Antonio Winterstein has been named to return on the right wing for Tautau Moga in the only backline change, although the Cowboys powerhouse has been included on an extended bench. Pita Godinet is slated to start at hooker, but he could be switched with interchange forward Sauaso Sue, as was the case last week in a late change. Dominique Peyroux has dropped off the bench and troubled veteran Reni Maitua has been named to make his first appearance of the tournament; Maitua, Dunamis Lui and Jesse Sene-Lefao are in contention for two interchange spots alongside Sue/Godinet and Mose Masoe. Inspirational backrower Frank Pritchard had his knee in ice after the narrow loss to the Kiwis, but should be fit to take on the Kangaroos.


Toa Samoa line-up


1. Tim Simona
2. Antonio Winterstein
3. Tim Lafai
4. Joseph Leilua
5. Daniel Vidot
6. Ben Roberts
7. Kyle Stanley
8. Isaac Liu
9. Pita Godinet
10. David Fa’alogo (c)
11. Frank Pritchard
12. Leeson Ah Mau
13. Josh McGuire


14. Dunamis Lui
15. Reni Maitua
16. Sauaso Sue
17. Mose Masoe
18. Jesse Sene-Lefao
19. Tautau Moga




The Kangaroos need to win and, most likely, win big to reach the Four Nations final. From a for-and-against perspective – provided England loses to New Zealand – Samoa is actually better positioned to claim a berth in the decider. And a boilover is not out of the question given what we’ve seen from the exciting and gutsy Toa Samoa side so far. Maligned half Ben Roberts had one of the best games of his career in the gallant loss to the Kiwis, while Joey Leilua was devastating out wide. Matching the islanders’ big, dynamic pack will be Australia’s foremost concern and biggest challenge. If Smith, Inglis, Cronk and Cherry-Evans fire again, the hosts should cruise to a comfortable win, but their precarious points differential scenario could lead to panic and rash play, while Toa Samoa have proved very difficult get over the top of if they start strongly. With everything riding on it, this shapes as a fascinating contest.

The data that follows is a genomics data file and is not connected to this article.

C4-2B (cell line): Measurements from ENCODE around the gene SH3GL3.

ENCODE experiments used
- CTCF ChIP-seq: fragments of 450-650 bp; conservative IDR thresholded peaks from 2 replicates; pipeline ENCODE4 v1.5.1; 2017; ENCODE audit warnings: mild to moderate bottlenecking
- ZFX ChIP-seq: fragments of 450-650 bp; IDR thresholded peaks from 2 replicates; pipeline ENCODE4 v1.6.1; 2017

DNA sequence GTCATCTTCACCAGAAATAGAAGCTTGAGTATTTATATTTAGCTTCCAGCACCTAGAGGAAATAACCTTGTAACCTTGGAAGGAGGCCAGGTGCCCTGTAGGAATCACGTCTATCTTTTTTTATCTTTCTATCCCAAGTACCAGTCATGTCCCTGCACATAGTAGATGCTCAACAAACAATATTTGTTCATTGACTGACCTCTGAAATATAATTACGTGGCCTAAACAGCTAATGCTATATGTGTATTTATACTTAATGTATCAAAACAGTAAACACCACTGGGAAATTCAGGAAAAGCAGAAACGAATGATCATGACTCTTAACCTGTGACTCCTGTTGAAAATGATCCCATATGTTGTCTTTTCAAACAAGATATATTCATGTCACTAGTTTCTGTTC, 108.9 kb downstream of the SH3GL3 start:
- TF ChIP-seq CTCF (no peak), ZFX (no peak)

Prediction: Kangaroos by 12


Four Nations final scenarios


In case you missed it in Monday’s Four Nations Lowdown, here’s how all four teams can still qualify for next Saturday’s final in Wellington. Aussie fans, get your calculators out after the Kiwis-England game to see what the Kangaroos need to do against Samoa in order to progress.



  • Win against England and they’re in, as the only unbeaten team in the tournament.
  • If they lose to England, the Kiwis will still qualify for the final if Samoa beats Australia, OR if they go down to England by less than 10 points, OR if there is less than a 34-point for-and-against swing between theirs and the Kangaroos’ differentials.



  • Lose to Samoa and they’re out.
  • If the Kangaroos beat Samoa and New Zealand beats England, they will face the Kiwis in the final.
  • Australia could win and still miss the final if England beats New Zealand; the Kangaroos are currently 34 points worse off than New Zealand in the for-and-against department, and 16 points worse off than England.



  • Beat the Kiwis by 10 points or more and England is guaranteed a place in the final.
  • If England beats New Zealand by less than 10, they can still make the final if Samoa beats Australia, OR if the Kangaroos win but are unable to overtake England’s for-and-against differential (England is currently 16 points better off than Australia).
  • If England loses to the Kiwis and Australia beats Samoa, England is out.
  • If England loses to the Kiwis and Samoa beats Australia, it will come down to for-and-against (England is currently 10 points better off than Samoa).



  • Samoa needs to beat Australia and for New Zealand to beat England to reach the final against the Kiwis – their only possible opponent if they qualify for the decider; the tournament underdogs would also need to overturn their 10-point for-and-against discrepancy in relation to England.


Pretty straightforward, huh?

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About the author

Will Evans

CBS’s Editor-in-Chief and lead rugby league, union and cricket writer, Will is a Christchurch-based freelancer, also writing for Big League and Rugby League Review magazines, and The New Daily website. Will has written four rugby league books.